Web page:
China's government said it has made plans with Washington for talks in January aimed at ending a tariff battle with the US that threatens to depress global trade.
The two sides have "made specific arrangements for face-to-face meetings" and are talking by phone, said a Ministry of Commerce spokesman, Gao Feng.
Presidents Donald Trump and Xi Jinping agreed on December 1 to postpone more tariff hikes for 90 days while their governments negotiate over US complaints that Beijing steals or pressures foreign companies to hand over technology.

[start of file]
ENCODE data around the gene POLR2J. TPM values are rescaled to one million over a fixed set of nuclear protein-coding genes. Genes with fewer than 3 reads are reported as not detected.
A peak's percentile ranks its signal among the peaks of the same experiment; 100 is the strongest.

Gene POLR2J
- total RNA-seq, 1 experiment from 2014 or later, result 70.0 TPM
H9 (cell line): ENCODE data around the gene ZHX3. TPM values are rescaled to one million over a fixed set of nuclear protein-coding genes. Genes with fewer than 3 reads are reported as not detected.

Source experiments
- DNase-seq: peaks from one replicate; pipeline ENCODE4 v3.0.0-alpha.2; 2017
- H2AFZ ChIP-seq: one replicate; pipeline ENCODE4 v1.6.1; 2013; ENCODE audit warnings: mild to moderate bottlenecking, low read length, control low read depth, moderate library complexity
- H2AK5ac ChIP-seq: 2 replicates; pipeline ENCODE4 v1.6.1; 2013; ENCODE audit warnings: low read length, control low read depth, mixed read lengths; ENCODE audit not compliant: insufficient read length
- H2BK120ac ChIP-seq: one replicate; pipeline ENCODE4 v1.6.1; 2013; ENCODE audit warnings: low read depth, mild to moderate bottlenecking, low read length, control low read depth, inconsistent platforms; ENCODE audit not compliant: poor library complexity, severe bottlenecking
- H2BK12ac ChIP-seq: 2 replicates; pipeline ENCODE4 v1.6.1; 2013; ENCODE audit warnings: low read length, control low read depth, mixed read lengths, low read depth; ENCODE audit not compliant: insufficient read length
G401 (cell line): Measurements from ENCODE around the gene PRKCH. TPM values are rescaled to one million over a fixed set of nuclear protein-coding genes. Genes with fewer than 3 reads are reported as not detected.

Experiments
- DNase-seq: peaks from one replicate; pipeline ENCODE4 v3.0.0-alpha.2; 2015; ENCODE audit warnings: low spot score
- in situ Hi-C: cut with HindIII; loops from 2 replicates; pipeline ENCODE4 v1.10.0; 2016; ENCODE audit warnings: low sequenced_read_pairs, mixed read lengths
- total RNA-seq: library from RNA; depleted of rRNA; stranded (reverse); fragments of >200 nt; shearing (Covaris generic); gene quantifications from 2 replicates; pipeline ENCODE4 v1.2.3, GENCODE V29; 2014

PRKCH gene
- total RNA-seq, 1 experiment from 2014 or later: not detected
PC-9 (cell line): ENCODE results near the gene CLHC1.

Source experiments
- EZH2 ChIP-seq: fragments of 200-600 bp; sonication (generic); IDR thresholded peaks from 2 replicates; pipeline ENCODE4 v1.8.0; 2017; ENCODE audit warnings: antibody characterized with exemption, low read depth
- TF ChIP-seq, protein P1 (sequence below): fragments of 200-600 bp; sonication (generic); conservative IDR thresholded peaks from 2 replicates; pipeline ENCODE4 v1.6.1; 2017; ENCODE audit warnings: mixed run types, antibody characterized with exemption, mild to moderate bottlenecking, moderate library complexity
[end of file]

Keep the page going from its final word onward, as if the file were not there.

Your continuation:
Mr Trump agreed to postpone tariff hikes on 200 billion dollars' worth of Chinese imports planned for January 1.
Beijing responded by announcing a delay in a 25% duty on imported US vehicles.
Preparations for talks have proceeded despite the December 1 arrest in Canada of an executive of Chinese tech giant Huawei on US charges related to possible violations of trade sanctions on Iran.
Companies and investors worry the dispute might depress global trade at a time of rising anxiety about signs economic growth might be slowing.
Mr Gao said the two sides are maintaining "close communication".